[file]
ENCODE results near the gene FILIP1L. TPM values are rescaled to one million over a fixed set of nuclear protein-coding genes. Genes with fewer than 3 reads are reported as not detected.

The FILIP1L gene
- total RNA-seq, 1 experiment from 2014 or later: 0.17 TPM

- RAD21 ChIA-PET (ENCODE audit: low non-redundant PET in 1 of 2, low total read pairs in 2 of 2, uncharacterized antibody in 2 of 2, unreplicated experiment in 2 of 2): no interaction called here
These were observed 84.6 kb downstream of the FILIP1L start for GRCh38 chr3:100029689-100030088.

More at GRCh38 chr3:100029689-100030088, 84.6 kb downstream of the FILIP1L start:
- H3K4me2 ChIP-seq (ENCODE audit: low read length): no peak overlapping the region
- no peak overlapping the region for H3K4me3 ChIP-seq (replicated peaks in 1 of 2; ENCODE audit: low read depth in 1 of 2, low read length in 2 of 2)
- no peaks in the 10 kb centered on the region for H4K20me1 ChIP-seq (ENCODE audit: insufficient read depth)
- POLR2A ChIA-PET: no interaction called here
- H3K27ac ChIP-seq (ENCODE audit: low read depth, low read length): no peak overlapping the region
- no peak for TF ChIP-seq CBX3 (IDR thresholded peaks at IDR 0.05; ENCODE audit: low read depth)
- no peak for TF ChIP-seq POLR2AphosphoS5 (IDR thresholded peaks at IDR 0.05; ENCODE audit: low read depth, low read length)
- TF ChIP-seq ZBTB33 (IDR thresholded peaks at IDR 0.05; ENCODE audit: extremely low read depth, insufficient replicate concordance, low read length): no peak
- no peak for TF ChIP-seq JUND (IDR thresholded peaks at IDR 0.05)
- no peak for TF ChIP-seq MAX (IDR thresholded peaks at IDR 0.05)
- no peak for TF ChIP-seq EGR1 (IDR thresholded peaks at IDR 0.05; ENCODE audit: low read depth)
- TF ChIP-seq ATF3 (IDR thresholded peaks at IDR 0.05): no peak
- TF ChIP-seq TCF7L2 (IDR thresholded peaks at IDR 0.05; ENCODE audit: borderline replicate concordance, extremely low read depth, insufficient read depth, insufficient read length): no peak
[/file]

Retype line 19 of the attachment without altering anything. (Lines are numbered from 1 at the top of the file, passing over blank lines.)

- TF ChIP-seq TCF7L2 (IDR thresholded peaks at IDR 0.05; ENCODE audit: borderline replicate concordance, extremely low read depth, insufficient read depth, insufficient read length): no peak